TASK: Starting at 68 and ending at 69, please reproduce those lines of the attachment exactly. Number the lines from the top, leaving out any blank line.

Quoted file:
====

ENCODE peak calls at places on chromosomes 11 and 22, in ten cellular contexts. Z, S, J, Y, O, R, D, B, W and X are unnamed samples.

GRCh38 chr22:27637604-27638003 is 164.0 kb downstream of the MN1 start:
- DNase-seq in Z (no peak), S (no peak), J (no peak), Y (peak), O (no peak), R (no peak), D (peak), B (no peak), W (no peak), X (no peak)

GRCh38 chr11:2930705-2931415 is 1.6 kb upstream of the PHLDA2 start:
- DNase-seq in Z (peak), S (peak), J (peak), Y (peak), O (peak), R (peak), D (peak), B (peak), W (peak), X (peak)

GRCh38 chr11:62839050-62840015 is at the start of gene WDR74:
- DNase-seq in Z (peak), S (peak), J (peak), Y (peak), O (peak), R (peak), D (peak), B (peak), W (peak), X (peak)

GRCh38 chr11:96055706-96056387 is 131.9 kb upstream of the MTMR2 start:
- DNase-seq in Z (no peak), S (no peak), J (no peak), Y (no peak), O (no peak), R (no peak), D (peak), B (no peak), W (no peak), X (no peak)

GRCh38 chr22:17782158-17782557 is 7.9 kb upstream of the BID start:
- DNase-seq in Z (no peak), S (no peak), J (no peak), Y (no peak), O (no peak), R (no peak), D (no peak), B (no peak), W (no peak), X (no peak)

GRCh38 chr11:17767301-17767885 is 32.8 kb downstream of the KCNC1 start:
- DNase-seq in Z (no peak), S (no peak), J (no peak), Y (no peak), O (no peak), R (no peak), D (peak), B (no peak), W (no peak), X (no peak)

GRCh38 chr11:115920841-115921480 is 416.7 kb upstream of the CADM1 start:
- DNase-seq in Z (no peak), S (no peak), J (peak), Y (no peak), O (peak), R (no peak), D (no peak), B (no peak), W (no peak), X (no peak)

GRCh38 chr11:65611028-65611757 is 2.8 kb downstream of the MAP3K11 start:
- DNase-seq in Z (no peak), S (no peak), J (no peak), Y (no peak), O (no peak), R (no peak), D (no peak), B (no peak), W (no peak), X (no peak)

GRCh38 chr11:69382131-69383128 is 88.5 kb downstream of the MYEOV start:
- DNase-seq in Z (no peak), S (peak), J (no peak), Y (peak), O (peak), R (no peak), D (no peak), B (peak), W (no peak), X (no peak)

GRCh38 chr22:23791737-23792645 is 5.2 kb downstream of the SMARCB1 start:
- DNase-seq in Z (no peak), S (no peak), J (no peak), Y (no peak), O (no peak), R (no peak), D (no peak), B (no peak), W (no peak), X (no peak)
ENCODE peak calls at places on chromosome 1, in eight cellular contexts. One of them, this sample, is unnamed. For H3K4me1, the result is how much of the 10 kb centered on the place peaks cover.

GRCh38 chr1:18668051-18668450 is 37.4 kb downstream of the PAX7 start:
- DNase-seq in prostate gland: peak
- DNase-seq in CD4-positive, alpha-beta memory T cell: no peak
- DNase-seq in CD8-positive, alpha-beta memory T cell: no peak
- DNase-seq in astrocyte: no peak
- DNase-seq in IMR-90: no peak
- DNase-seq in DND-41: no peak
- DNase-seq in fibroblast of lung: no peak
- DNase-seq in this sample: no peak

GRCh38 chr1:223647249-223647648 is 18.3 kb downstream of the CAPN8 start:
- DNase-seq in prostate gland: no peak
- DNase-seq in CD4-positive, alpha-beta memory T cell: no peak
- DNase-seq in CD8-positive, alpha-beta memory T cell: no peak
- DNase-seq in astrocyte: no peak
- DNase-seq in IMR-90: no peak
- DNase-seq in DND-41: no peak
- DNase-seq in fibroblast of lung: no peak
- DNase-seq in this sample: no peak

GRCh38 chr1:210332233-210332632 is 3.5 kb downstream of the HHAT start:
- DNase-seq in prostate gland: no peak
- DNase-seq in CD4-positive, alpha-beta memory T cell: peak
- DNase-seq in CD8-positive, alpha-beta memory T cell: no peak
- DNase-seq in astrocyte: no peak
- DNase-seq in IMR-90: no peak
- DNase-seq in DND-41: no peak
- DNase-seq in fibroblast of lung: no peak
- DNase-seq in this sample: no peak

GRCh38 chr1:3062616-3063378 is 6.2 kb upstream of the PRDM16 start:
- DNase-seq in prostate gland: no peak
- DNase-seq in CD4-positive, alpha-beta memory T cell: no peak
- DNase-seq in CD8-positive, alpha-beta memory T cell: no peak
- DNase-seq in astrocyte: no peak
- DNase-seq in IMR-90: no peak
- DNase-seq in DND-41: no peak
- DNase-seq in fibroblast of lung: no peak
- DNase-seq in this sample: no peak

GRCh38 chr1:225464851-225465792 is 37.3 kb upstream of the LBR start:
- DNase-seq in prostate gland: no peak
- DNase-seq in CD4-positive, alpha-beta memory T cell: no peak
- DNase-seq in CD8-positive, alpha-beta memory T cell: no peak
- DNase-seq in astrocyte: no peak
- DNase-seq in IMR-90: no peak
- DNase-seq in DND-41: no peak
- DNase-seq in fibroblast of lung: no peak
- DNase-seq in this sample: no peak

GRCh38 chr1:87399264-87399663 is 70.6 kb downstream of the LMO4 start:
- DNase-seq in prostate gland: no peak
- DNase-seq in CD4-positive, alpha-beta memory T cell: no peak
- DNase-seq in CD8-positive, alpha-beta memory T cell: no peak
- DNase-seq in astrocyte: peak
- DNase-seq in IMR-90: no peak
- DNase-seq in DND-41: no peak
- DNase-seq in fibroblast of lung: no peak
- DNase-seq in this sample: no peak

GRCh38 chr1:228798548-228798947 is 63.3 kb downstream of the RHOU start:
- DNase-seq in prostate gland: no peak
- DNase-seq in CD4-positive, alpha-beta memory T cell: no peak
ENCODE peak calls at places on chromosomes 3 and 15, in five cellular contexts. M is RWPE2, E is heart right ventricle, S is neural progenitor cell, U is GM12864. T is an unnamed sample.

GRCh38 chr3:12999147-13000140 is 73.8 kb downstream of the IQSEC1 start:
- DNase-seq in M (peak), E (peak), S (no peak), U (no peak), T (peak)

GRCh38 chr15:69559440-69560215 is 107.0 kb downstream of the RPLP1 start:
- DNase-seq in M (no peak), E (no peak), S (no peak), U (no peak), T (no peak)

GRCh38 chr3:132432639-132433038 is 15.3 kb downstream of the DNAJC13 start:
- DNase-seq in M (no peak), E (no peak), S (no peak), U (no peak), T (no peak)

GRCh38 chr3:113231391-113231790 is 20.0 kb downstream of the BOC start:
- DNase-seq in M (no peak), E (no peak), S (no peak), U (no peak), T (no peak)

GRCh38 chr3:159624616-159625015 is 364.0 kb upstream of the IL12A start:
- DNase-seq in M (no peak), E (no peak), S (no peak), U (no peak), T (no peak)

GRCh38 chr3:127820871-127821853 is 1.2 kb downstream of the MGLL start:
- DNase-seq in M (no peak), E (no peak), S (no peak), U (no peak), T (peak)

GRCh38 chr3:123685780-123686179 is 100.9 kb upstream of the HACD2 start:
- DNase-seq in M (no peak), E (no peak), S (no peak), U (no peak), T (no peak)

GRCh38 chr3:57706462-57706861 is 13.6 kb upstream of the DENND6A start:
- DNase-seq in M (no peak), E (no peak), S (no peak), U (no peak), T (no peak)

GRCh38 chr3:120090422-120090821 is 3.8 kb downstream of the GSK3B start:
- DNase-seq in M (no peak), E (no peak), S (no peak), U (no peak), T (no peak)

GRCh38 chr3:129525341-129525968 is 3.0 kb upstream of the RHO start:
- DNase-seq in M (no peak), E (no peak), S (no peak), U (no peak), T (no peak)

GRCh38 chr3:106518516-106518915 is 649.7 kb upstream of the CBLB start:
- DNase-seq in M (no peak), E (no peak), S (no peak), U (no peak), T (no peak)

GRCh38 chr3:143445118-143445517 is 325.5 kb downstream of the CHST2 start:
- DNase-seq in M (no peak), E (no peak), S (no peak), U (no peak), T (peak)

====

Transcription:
GRCh38 chr1:87399264-87399663 is 70.6 kb downstream of the LMO4 start:
- DNase-seq in prostate gland: no peak